FIG. 1 is an exploded assembly view of a first embodiment of a needle position lock pursuant to the present invention.
FIG. 2 is an enlarged detail view showing details of one of the vertically movable lock slides shown in FIG. 1.
FIG. 3 is an enlarged detail view showing operational features of the cam lock lever and the lock slide.
FIG. 4 shows a typical needle inserted through front and back halves of the main body of the needle position lock.
FIG. 5 is an enlarged detail view showing a needle inserted through holes in both front and back halves of the needle position lock.
FIGS. 6 and 6A are respectively front and side elevational views of the needle position lock.
FIG. 7 illustrates an alternative embodiment wherein slide springs are added to the needle position lock to bias the lock slides upwardly when the lock lever is moved to its unlock position.
FIG. 8 is an enlarged front elevation view of one embodiment of a lock slide showing a plurality of vertically positioned columns holding a plurality of wedge/clamp collars and details of the top thereof.
Referring to the drawings in detail, FIG. 1 is an exploded assembly view of a first embodiment of a needle position lock 10 which is formed by a front body/template half 12 and a back body/template half 14 which form a hollow body/template which encloses a plurality of vertically slideable lock slides 16 which are vertically positionable by a plurality of cam lock levers 18 which engage the tops of the lock slides 16.
The described embodiment locks columns of needles. Other embodiments might lock rows of needles or cylindrical elements, or lock a series of needles or cylindrical elements at any angular position.
FIGS. 2 and 3 are enlarged detail views of one of the vertically movable lock slides 16 shown in FIG. 1, wherein FIG. 3 also illustrates a cam lock lever 18 positioned on a top surface 24 of the lock slide 16 and under a cam follower pin 28 of the lock slide 16. Each cam lock lever 18 includes two opposed outwardly-extending mounting pins 19 which engage mounting recesses defined in the front or back body halves 12,14.
A typical lock slide 16 has a main body formed by three vertically extending compression columns 20 attached to a top beam 22 having a top cam engaging surface 24 which engages an external cam surface 26 of the cam lock 18, and a catch in the form of a slotted cam follower pin 28 which engages an internal cam surface 30 of the cam locking lever 18 to facilitate retraction and unlocking of the lock slide 16. In alternative embodiments, other types of catches, such as a defined recess, could be used to facilitate retraction of the lock slide.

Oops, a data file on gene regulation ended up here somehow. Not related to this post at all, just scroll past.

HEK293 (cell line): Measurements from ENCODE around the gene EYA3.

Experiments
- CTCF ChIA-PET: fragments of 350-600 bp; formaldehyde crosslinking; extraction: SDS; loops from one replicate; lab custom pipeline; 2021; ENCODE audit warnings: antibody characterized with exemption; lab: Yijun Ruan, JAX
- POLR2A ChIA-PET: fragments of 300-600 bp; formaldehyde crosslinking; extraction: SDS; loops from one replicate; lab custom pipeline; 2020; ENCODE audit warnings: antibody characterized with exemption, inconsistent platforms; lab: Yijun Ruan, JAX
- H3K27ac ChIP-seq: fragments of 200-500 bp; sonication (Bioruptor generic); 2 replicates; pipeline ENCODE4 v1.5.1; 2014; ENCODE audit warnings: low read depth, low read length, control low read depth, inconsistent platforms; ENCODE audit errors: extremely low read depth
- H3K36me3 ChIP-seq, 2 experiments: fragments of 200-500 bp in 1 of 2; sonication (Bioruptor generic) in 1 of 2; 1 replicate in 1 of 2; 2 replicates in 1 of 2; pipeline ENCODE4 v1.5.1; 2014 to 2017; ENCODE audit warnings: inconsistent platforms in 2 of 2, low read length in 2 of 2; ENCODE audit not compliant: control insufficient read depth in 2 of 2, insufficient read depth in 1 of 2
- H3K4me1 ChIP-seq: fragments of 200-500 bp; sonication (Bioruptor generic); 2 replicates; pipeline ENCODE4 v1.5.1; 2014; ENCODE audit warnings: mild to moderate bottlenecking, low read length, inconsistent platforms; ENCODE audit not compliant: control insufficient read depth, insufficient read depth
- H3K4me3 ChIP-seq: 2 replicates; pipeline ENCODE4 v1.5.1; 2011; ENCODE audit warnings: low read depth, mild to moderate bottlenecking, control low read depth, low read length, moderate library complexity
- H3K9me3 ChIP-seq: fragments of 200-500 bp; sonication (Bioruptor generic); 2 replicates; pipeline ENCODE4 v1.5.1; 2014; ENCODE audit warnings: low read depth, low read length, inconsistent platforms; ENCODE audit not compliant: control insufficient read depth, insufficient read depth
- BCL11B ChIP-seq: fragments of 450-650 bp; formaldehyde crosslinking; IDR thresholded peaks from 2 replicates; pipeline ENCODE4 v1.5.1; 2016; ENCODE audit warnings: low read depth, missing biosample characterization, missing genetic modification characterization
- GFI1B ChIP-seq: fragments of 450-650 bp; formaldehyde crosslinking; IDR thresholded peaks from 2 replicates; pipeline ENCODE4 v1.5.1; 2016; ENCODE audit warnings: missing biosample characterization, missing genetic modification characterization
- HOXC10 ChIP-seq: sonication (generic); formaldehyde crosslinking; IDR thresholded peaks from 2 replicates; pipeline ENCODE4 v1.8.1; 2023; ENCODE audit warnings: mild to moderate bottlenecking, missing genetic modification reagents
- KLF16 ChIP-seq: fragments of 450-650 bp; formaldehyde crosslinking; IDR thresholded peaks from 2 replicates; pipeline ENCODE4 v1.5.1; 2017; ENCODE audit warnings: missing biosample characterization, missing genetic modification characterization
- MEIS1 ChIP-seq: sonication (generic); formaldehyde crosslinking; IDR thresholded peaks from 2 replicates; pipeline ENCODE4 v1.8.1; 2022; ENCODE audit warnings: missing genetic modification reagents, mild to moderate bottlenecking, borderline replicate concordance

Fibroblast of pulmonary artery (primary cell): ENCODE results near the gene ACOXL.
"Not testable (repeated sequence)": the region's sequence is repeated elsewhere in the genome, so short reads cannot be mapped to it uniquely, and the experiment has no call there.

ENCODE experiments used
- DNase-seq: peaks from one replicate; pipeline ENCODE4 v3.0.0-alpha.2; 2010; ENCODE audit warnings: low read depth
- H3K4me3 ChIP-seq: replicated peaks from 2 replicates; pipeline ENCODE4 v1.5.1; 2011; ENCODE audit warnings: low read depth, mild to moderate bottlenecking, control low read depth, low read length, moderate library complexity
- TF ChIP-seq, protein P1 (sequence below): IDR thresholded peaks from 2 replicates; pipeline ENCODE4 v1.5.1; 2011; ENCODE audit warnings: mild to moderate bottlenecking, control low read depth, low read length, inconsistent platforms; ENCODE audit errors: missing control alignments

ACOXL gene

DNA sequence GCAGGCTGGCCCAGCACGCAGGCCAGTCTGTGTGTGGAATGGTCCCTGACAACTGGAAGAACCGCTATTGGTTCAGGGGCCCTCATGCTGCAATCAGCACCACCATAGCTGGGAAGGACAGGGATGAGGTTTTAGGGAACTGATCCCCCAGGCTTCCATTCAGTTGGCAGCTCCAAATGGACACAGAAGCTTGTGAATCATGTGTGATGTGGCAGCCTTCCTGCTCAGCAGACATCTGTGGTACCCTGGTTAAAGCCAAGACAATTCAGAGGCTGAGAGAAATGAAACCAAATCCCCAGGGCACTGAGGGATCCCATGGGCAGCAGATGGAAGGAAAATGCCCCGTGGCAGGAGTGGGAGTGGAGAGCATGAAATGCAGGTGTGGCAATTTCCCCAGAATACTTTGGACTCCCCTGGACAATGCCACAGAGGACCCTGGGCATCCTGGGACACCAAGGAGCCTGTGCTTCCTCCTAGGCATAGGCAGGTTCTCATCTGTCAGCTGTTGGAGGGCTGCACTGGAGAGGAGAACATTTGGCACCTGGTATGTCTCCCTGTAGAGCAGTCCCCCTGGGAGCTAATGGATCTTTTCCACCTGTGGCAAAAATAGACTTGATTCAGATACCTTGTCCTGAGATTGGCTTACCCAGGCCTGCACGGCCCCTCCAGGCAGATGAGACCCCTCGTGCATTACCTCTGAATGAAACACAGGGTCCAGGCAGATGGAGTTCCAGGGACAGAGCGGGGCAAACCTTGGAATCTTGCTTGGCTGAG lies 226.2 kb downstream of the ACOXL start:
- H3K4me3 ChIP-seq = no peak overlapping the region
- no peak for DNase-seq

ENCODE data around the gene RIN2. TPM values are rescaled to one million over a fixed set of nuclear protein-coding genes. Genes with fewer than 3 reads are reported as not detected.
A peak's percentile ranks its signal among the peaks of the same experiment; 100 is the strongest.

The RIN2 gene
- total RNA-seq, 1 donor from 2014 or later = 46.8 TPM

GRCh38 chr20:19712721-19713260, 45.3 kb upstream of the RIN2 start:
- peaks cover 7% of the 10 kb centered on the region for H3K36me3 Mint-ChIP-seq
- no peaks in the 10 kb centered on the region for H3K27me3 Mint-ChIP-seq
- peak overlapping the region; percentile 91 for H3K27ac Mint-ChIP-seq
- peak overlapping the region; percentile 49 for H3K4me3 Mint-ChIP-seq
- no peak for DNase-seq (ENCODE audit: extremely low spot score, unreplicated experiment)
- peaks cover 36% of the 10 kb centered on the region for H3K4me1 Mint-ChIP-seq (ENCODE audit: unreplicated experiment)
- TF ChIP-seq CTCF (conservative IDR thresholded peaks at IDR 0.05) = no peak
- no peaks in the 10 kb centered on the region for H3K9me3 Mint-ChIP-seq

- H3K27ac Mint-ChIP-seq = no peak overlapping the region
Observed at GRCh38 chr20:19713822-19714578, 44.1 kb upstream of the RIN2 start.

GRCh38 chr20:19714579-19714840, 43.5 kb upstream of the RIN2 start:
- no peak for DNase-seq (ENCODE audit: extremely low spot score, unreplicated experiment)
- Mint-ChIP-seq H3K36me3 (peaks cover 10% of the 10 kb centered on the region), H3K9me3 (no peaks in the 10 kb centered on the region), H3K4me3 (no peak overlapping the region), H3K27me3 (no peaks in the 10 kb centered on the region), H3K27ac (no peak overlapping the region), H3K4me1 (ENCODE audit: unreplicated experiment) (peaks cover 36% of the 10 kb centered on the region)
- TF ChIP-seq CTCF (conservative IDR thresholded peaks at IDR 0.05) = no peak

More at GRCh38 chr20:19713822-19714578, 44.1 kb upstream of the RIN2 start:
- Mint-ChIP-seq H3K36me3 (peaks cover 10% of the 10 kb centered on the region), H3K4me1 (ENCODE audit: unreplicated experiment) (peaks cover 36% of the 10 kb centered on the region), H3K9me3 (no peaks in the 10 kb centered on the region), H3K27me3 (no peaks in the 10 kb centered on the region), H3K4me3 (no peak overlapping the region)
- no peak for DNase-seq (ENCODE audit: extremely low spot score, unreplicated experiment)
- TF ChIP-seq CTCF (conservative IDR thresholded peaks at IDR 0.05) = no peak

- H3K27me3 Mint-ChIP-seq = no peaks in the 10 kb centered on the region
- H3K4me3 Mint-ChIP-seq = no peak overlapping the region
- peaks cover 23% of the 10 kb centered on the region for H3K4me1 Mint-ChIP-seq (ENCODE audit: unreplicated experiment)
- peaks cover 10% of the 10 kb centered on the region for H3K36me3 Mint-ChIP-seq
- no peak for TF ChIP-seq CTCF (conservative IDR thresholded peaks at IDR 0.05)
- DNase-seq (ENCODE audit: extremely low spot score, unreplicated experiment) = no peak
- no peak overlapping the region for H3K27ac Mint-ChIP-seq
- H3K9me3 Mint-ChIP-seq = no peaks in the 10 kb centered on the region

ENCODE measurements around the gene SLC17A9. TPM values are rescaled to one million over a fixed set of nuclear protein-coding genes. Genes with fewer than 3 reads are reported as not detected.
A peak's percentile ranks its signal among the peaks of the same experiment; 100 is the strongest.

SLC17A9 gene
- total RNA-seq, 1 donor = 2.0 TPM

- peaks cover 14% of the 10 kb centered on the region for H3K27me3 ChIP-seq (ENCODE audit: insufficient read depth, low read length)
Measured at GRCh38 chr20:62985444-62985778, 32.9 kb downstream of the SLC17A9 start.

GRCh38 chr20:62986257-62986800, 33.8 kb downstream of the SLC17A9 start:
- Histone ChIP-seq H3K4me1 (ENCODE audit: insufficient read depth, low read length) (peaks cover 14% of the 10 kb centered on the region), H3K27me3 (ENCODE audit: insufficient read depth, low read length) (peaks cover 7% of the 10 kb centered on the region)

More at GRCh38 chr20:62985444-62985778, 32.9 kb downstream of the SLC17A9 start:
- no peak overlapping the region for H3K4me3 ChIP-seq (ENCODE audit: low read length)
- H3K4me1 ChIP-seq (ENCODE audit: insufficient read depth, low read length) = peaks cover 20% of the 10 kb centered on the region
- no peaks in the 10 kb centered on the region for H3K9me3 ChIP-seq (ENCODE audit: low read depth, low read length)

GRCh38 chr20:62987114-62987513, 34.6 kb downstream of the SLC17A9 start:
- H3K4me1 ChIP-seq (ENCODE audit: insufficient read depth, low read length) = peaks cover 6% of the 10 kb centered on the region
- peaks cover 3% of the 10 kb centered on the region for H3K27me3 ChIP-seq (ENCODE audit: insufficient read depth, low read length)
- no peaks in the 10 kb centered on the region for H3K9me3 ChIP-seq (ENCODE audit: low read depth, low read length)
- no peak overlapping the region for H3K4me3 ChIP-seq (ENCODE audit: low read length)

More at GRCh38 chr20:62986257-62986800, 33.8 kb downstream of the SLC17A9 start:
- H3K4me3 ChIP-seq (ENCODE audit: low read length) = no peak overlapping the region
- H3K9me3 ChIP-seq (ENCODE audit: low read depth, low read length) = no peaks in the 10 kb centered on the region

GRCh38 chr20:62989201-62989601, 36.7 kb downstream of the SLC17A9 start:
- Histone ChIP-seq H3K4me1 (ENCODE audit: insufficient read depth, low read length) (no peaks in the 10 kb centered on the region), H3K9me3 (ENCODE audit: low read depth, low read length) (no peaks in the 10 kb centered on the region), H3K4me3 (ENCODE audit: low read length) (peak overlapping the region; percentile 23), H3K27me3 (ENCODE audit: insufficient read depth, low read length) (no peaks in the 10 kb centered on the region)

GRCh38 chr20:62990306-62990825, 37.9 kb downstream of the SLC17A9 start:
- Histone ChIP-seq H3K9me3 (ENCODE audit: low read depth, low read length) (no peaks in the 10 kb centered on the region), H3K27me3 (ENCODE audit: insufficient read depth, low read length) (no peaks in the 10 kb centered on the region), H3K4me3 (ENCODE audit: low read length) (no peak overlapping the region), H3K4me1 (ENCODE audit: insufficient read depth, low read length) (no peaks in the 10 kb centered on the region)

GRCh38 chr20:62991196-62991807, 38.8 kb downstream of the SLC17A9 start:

Referring to FIGS. 1, 7 and 8, in one embodiment of a typical lock slide 16, two columns of twelve (12) wedge/clamp collars 32 each are positioned between two adjacent vertically-extending compression columns 20 and are attached thereto by semi-flexible members 34 on each side thereof. Referring to FIG. 8, each wedge/clamp collar 32 resembles a horse collar with a gap 36 at the bottom. The lower portion of the hole inside the wedge/clamp collar 32 provides a slip fit for needles 42. The upper portion of the hole is rounded, but is slightly smaller in diameter than the needle 42 diameter. The sides of the hole between the larger and smaller portions resemble a wedge with rounded ends. The semi-flexible side members 34 are configured to transmit the axial motion and force required to translate the collar 32 and wedge it closed over a needle 42. Also, the semi-flexible members 34 flex slightly, causing the wedge/clamp collar 32 to pinch closed, clamping down around the needle 42. A cam lock lever 18 with both an external cam surface 26 and an internal cam surface 30 preferably provides the vertical movement and force required to actuate the lock slide 16.
The cam lock lever 18 is rotationally mounted in mounting apertures provided in the front and/or back template halves 12 and 14, with the top of the lever 18 moving fore and aft as indicated by arrow 38 in FIG. 6A to move the lock slide 16 vertically and either lock or unlock the needles 42. The outer cam surface 26 engages the top surface 24 of the top beam 22 of the lock slide 10, pushing it down to a locked position. The inner cam surface 30 engages the lock slide follower pin 28 and pulls it up when the position of the locking lever 18 is reversed. The cam surfaces and material friction properties are preferably optimized to cause the lock lever 18 and lock slide 16 to stay in either a locked or an unlocked position unaided.
In an alternative embodiment illustrated in FIG. 7, slide springs 40 are added at the bottom of the lock slides 16, and bias the lock slides 16 upwardly when the lock lever 18 is moved to the unlocked position, which could eliminate the need for an inner cam surface 30 and the cam follower pin 28 in some embodiments.
While several embodiments and variations of the present invention for a position lock are described in detail herein, it should be apparent that the disclosure and teachings of the present invention will suggest many alternative designs to those skilled in the art.
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|U.S. Classification||604/116, 604/164.04, 604/162, 604/263, 604/192, 604/115, 604/174, 604/261, 604/273, 604/243, 604/178, 604/117|
|International Classification||A61B17/34, A61N5/10, A61M5/42, A61M36/00|
|Cooperative Classification||A61M5/427, A61N5/1007, A61N2005/1012, A61B2017/3411|
|May 22, 2001||AS||Assignment|
Owner name: ETHICON ENDO-SURGERY, INC., OHIO
Free format text: ASSIGNMENT OF ASSIGNORS INTEREST;ASSIGNORS:HUITEMA, THOMAS W.;BARTON, SCOTT NIELSON;RUPP, KIP;AND OTHERS;REEL/FRAME:011849/0286;SIGNING DATES FROM 20010410 TO 20010516
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Year of fee payment: 4
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|Jun 25, 2014||FPAY||Fee payment|
Year of fee payment: 12